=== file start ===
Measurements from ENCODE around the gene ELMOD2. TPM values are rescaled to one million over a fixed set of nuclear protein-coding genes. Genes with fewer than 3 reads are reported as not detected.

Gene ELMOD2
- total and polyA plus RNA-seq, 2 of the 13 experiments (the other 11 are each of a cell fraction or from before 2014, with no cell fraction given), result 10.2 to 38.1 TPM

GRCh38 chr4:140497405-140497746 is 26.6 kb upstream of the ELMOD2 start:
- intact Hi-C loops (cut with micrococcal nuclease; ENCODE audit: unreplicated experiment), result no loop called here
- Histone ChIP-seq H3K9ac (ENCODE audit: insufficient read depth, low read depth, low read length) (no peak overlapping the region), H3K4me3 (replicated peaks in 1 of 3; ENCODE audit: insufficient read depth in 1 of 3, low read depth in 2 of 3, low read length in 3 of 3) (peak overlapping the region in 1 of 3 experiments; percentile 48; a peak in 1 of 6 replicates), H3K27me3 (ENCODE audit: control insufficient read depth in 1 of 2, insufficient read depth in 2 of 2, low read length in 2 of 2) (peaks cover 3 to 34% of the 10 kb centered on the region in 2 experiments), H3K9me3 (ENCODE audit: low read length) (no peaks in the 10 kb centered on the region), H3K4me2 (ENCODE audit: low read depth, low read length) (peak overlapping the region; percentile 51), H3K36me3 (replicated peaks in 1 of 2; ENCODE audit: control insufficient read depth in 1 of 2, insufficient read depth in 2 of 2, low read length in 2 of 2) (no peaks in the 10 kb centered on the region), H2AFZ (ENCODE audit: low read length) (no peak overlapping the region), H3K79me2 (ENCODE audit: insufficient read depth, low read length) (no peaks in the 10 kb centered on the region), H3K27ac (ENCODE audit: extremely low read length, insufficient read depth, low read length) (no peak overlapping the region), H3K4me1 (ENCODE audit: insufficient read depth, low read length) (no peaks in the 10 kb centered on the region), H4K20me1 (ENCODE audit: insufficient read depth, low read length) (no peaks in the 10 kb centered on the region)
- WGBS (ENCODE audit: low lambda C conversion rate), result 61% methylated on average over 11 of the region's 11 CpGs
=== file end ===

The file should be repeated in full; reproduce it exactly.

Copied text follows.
Measurements from ENCODE around the gene ELMOD2. TPM values are rescaled to one million over a fixed set of nuclear protein-coding genes. Genes with fewer than 3 reads are reported as not detected.

Gene ELMOD2
- total and polyA plus RNA-seq, 2 of the 13 experiments (the other 11 are each of a cell fraction or from before 2014, with no cell fraction given), result 10.2 to 38.1 TPM

GRCh38 chr4:140497405-140497746 is 26.6 kb upstream of the ELMOD2 start:
- intact Hi-C loops (cut with micrococcal nuclease; ENCODE audit: unreplicated experiment), result no loop called here
- Histone ChIP-seq H3K9ac (ENCODE audit: insufficient read depth, low read depth, low read length) (no peak overlapping the region), H3K4me3 (replicated peaks in 1 of 3; ENCODE audit: insufficient read depth in 1 of 3, low read depth in 2 of 3, low read length in 3 of 3) (peak overlapping the region in 1 of 3 experiments; percentile 48; a peak in 1 of 6 replicates), H3K27me3 (ENCODE audit: control insufficient read depth in 1 of 2, insufficient read depth in 2 of 2, low read length in 2 of 2) (peaks cover 3 to 34% of the 10 kb centered on the region in 2 experiments), H3K9me3 (ENCODE audit: low read length) (no peaks in the 10 kb centered on the region), H3K4me2 (ENCODE audit: low read depth, low read length) (peak overlapping the region; percentile 51), H3K36me3 (replicated peaks in 1 of 2; ENCODE audit: control insufficient read depth in 1 of 2, insufficient read depth in 2 of 2, low read length in 2 of 2) (no peaks in the 10 kb centered on the region), H2AFZ (ENCODE audit: low read length) (no peak overlapping the region), H3K79me2 (ENCODE audit: insufficient read depth, low read length) (no peaks in the 10 kb centered on the region), H3K27ac (ENCODE audit: extremely low read length, insufficient read depth, low read length) (no peak overlapping the region), H3K4me1 (ENCODE audit: insufficient read depth, low read length) (no peaks in the 10 kb centered on the region), H4K20me1 (ENCODE audit: insufficient read depth, low read length) (no peaks in the 10 kb centered on the region)
- WGBS (ENCODE audit: low lambda C conversion rate), result 61% methylated on average over 11 of the region's 11 CpGs